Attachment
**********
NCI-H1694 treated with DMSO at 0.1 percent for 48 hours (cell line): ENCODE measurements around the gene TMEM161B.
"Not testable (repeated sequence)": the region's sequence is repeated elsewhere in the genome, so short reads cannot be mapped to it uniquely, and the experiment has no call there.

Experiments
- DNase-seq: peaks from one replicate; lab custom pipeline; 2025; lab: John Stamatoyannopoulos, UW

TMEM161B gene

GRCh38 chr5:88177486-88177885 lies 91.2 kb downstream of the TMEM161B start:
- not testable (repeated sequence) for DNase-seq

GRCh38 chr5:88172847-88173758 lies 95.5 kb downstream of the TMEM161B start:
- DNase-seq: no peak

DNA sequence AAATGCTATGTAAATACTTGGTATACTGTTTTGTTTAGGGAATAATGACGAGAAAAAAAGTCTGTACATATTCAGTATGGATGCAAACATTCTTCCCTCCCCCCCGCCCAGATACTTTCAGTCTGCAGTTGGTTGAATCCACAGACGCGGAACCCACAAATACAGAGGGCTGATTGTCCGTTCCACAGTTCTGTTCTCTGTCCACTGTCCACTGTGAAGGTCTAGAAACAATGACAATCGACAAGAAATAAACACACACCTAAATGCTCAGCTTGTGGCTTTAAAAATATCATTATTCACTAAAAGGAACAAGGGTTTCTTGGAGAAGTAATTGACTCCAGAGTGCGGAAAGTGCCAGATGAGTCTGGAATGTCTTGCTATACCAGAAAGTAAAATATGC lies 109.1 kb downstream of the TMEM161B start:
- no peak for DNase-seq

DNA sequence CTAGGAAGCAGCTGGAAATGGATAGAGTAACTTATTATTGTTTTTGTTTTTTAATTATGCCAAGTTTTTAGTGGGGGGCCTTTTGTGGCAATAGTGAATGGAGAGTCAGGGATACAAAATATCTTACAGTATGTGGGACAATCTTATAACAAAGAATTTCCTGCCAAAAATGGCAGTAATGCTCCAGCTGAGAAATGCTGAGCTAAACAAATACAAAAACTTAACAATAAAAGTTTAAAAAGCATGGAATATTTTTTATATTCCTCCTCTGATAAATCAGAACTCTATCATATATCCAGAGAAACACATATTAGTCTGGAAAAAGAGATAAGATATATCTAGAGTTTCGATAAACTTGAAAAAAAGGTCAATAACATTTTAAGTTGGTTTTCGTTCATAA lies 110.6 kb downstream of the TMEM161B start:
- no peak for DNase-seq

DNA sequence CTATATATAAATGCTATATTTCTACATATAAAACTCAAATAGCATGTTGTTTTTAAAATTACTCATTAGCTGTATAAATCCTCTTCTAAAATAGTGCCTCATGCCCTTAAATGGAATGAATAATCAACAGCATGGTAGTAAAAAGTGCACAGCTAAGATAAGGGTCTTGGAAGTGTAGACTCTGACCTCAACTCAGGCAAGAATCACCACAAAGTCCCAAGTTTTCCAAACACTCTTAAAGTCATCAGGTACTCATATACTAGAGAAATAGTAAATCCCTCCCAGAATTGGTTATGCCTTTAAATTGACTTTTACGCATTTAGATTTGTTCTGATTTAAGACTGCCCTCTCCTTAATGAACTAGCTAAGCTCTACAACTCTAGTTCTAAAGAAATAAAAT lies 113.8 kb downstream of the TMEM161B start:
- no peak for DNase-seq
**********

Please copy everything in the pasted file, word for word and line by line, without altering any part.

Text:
NCI-H1694 treated with DMSO at 0.1 percent for 48 hours (cell line): ENCODE measurements around the gene TMEM161B.
"Not testable (repeated sequence)": the region's sequence is repeated elsewhere in the genome, so short reads cannot be mapped to it uniquely, and the experiment has no call there.

Experiments
- DNase-seq: peaks from one replicate; lab custom pipeline; 2025; lab: John Stamatoyannopoulos, UW

TMEM161B gene

GRCh38 chr5:88177486-88177885 lies 91.2 kb downstream of the TMEM161B start:
- not testable (repeated sequence) for DNase-seq

GRCh38 chr5:88172847-88173758 lies 95.5 kb downstream of the TMEM161B start:
- DNase-seq: no peak

DNA sequence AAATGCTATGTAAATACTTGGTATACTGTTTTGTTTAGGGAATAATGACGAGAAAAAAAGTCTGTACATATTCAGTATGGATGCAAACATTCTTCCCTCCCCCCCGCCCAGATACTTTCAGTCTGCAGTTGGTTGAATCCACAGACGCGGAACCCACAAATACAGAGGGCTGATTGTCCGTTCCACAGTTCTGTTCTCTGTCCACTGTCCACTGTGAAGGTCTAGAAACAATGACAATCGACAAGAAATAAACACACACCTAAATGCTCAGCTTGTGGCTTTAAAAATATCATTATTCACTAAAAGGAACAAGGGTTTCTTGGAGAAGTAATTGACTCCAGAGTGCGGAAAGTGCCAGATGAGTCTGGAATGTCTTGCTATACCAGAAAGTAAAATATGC lies 109.1 kb downstream of the TMEM161B start:
- no peak for DNase-seq

DNA sequence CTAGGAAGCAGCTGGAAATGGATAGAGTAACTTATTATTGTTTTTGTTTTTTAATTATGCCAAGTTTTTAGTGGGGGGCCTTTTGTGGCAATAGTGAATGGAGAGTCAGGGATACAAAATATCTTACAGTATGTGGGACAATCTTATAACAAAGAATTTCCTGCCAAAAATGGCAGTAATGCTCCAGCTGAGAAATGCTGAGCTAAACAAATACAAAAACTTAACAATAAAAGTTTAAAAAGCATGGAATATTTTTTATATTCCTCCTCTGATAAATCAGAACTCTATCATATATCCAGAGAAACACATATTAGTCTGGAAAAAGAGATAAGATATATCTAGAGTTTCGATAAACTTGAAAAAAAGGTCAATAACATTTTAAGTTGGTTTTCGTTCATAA lies 110.6 kb downstream of the TMEM161B start:
- no peak for DNase-seq

DNA sequence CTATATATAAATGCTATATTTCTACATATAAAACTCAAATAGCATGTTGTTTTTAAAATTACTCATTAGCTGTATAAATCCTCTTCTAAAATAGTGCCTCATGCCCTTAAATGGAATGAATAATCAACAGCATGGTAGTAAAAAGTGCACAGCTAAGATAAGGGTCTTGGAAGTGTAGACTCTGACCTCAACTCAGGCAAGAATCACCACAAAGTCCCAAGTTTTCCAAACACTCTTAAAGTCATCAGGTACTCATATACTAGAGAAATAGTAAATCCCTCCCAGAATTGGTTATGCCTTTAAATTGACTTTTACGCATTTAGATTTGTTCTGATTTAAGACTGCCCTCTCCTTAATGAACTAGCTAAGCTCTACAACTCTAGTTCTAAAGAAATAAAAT lies 113.8 kb downstream of the TMEM161B start:
- no peak for DNase-seq